My Biggest Fear – Revealed

One day as I sat in the dining hall conversing with a friend, I broke down. We were having a normal conversation, but the entire time she was speaking, all I could think about was going back to my empty dorm by myself. The walls were cold and the room was dark. The small window in my low-cost triple dorm provided little to no light. My view was a brick wall. His room had always been so bright. As tears rolled down my face in the crowded dining hall, I realized I had fallen into the same hole my mother had.

I was scared to be alone. My mother is too. She has consistently been in relationships since she was nineteen. She continues to be in them, even when they harm her. Even when they harm me. I always told myself I would never do the same, that I would never be that girl who depends on a guy for her source of happiness and security, but here I was. I cried daily for a week and somehow found a way to make everything about him. And as I sat in that dining hall, I was being a bad friend. I was so absorbed with my own problems that I couldn’t focus long enough to listen to what she had to say. But the idea of being in my own company for a prolonged period of time felt as smothering as the four white walls of my shoebox dorm did. I was being suffocated by the feeling that I wasn’t enough for myself. Like if I wasn’t with someone else, what was the point? What did I have to offer… myself?

Then I became upset. I had everything I could possibly want: a full scholarship to my dream school, a dorm in the city that never sleeps, the opportunity to pursue my passion of writing. Why wasn’t this enough for me? Why did I feel so empty? I had also experienced pain more severe than this. I was abused mentally and physically growing up. I slept on couches and floors. My father died. I was sexually abused. I moved out at sixteen. This was nothing compared to all that! How had I conquered all of those experiences and the pain they yielded, but I was struggling to conquer this?

I realized though that that anger toward myself was counterintuitive, because it typically made the situation worse. And I can’t minimize my current problems just because I have had worse ones in the past. I am unable to control my emotions, and thinking I could was toxic to my health. I held myself to such a high standard that I became disappointed whenever I felt that longing because I am supposed to be “strong” and “independent.” This is what I taught myself but that is what I had to unlearn. I was definitely both of those qualities, but my definitions of them were incorrect. I was not weak because I loved and subsequently hurt; that is what made me strong.

There is this expectation in college that everything should be casual and that this is not the time for romantic relationships. My own friends made me feel abnormal for wanting commitment instead of a casual fling that lacked a label. I wanted  to love someone instead of just enjoying the pleasures of the flesh they would. I feel so much to the point that I thought I was feeling too much. But I realized I needed to stop apologizing for the complexity of my emotions. I know I hold no control over them, but I can control my actions. I can control how I react and can limit the amount of actions that will yield these deep emotions I typically experience.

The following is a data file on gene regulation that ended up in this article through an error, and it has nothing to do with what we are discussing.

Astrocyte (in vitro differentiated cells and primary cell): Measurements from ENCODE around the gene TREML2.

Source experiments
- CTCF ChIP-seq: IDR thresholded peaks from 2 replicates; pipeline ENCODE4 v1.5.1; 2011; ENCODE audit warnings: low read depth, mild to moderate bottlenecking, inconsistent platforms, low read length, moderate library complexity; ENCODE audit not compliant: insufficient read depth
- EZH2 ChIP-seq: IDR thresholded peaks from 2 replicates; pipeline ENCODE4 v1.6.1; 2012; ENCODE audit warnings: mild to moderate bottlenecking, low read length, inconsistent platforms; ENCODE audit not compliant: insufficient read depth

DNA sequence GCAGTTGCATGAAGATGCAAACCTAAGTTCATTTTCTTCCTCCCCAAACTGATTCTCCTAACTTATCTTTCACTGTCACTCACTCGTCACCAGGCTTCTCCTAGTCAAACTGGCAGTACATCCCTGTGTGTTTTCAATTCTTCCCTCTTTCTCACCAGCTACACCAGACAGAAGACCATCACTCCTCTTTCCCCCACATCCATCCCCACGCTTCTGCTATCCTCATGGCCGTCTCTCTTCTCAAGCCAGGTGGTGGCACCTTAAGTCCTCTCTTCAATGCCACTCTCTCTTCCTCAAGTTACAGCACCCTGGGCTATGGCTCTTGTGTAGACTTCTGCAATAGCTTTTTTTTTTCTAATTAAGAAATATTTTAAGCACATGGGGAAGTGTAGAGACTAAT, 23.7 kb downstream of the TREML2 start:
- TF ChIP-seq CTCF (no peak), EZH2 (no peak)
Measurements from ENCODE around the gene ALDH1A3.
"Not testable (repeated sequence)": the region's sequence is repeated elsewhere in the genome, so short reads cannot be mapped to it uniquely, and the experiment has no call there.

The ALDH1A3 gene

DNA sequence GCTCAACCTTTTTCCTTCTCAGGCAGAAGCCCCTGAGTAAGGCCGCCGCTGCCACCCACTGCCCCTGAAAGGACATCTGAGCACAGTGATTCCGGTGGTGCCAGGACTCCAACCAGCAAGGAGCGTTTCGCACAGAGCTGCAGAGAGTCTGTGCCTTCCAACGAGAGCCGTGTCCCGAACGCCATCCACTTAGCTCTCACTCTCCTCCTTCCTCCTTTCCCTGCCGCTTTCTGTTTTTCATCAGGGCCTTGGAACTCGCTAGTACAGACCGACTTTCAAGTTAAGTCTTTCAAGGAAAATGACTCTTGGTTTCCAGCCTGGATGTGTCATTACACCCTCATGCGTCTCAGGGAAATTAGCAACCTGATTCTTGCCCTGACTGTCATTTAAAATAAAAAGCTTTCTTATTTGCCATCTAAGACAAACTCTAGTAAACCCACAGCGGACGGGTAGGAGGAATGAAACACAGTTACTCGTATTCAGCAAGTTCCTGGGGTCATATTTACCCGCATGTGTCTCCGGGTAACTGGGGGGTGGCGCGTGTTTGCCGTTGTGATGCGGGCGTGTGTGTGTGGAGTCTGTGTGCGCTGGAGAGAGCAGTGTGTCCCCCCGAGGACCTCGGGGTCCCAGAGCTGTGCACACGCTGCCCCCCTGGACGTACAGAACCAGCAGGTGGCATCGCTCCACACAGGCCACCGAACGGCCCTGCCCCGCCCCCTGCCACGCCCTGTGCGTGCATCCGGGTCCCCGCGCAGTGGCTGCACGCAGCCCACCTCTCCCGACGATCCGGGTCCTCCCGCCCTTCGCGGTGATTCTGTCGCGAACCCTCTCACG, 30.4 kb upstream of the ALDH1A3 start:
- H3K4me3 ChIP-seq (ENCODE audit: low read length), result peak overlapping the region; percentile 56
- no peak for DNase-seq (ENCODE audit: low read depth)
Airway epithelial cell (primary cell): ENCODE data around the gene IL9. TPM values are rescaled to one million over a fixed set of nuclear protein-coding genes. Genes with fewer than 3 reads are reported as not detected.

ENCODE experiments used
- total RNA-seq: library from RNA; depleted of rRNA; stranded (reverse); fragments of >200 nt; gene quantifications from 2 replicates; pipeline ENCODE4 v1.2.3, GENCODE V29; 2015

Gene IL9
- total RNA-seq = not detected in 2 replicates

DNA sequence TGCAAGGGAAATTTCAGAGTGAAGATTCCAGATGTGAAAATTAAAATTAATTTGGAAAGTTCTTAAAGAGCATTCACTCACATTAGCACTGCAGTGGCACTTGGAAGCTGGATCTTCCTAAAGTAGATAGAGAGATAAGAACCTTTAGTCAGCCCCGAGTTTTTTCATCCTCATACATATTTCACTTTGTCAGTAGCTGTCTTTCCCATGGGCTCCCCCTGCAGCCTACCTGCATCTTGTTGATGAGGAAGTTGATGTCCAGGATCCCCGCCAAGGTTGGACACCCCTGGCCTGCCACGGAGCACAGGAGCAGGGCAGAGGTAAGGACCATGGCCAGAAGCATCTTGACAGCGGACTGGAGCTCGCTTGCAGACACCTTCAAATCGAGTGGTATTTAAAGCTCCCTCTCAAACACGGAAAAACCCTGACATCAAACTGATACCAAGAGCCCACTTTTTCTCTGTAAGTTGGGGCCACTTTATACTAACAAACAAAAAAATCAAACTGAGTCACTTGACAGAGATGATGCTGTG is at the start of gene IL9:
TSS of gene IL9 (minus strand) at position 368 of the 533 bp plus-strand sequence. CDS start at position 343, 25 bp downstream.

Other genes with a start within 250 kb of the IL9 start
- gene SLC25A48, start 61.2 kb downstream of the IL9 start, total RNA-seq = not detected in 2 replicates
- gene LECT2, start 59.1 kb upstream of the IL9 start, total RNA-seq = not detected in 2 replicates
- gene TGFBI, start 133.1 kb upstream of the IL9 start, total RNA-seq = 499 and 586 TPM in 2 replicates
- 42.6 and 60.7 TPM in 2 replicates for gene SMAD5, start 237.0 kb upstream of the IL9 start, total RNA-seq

The main problem was that I love other people with all of my heart. I give everything I have, even when it means that I go without more times than not. But I was not loving enough to myself. I was not giving to myself. I was not accepting myself for my flaws like I had unconditionally done for others. Of course I didn’t feel comfortable in my own company. I didn’t have enough respect for myself. Would you pass time with a person you do not love or respect? And while I was not loving myself enough, I also was not holding myself accountable. I was not acknowledging my own flaws and weaknesses. I was playing victim but failed to acknowledge that I was part of our downfall too. I didn’t fully acknowledge that until the night I went out with a group of friends to see a movie and he was there. I don’t even remember how we got to this point in our conversation, but we had begun conversing about when we were together. The conversation was half-joking, half-serious. I told him it was his fault that I was so distraught the week we ended. I implied that the whole ending was his undoing. He said “Really? Come on, Jae. It was your fault, too.”

I needed to hear that.

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By Jaelynn Grace Ortiz

Jaelynn is a rising sophomore at NYU majoring in Journalism and Social and Cultural Analysis with a focus in Latino studies and is minoring in Creative Writing. The list of her hobbies is almost as drawn out as her majors are. She writes poetry, essays and stories, she dances, mentors high schoolers in the Bronx and often plans environmental events in NYU Residence Halls. She has a poem published in the introspective study Inside My World by the Live Poets Society. Despite vehemently condemning social media, she ironically has instagram which you could follow her on. 

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